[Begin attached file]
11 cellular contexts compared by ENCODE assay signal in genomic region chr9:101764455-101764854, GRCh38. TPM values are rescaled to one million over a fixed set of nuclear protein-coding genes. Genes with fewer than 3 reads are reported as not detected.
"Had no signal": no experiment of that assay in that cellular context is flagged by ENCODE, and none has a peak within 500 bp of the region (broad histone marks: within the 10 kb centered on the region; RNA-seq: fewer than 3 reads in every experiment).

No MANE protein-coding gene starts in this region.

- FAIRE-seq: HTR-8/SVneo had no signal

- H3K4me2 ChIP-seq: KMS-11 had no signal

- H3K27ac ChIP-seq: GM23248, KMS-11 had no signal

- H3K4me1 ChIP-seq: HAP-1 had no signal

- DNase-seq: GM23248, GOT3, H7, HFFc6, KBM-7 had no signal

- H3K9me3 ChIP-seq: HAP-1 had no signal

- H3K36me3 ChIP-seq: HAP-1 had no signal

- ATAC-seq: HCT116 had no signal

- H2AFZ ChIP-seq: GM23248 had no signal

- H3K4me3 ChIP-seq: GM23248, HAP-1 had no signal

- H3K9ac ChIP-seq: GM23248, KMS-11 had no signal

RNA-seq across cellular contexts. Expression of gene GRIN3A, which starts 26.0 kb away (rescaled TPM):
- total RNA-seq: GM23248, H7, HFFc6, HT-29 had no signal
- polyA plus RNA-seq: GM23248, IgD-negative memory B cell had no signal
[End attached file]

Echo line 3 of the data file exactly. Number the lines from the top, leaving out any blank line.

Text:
No MANE protein-coding gene starts in this region.